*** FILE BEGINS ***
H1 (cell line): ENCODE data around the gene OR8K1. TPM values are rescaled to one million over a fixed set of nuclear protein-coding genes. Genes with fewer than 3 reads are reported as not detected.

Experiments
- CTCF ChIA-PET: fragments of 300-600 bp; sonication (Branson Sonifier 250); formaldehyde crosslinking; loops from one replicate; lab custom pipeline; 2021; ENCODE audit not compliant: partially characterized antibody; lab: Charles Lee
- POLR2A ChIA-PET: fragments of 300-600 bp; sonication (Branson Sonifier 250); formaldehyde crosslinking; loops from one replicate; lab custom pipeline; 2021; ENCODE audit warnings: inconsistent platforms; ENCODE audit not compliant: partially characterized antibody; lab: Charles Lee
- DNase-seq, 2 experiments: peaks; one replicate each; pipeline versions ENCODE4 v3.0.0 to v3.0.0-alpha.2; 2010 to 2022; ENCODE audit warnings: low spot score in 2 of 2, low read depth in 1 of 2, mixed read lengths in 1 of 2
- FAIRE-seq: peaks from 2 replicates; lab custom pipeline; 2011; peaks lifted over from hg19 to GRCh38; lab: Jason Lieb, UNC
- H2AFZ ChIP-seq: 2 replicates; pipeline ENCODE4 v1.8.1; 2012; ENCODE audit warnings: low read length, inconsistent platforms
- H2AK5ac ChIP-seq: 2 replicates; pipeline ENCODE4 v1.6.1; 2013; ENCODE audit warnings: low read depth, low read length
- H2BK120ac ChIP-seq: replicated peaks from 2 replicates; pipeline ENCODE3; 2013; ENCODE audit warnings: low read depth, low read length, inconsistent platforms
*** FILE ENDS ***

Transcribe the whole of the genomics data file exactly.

H1 (cell line): ENCODE data around the gene OR8K1. TPM values are rescaled to one million over a fixed set of nuclear protein-coding genes. Genes with fewer than 3 reads are reported as not detected.

Experiments
- CTCF ChIA-PET: fragments of 300-600 bp; sonication (Branson Sonifier 250); formaldehyde crosslinking; loops from one replicate; lab custom pipeline; 2021; ENCODE audit not compliant: partially characterized antibody; lab: Charles Lee
- POLR2A ChIA-PET: fragments of 300-600 bp; sonication (Branson Sonifier 250); formaldehyde crosslinking; loops from one replicate; lab custom pipeline; 2021; ENCODE audit warnings: inconsistent platforms; ENCODE audit not compliant: partially characterized antibody; lab: Charles Lee
- DNase-seq, 2 experiments: peaks; one replicate each; pipeline versions ENCODE4 v3.0.0 to v3.0.0-alpha.2; 2010 to 2022; ENCODE audit warnings: low spot score in 2 of 2, low read depth in 1 of 2, mixed read lengths in 1 of 2
- FAIRE-seq: peaks from 2 replicates; lab custom pipeline; 2011; peaks lifted over from hg19 to GRCh38; lab: Jason Lieb, UNC
- H2AFZ ChIP-seq: 2 replicates; pipeline ENCODE4 v1.8.1; 2012; ENCODE audit warnings: low read length, inconsistent platforms
- H2AK5ac ChIP-seq: 2 replicates; pipeline ENCODE4 v1.6.1; 2013; ENCODE audit warnings: low read depth, low read length
- H2BK120ac ChIP-seq: replicated peaks from 2 replicates; pipeline ENCODE3; 2013; ENCODE audit warnings: low read depth, low read length, inconsistent platforms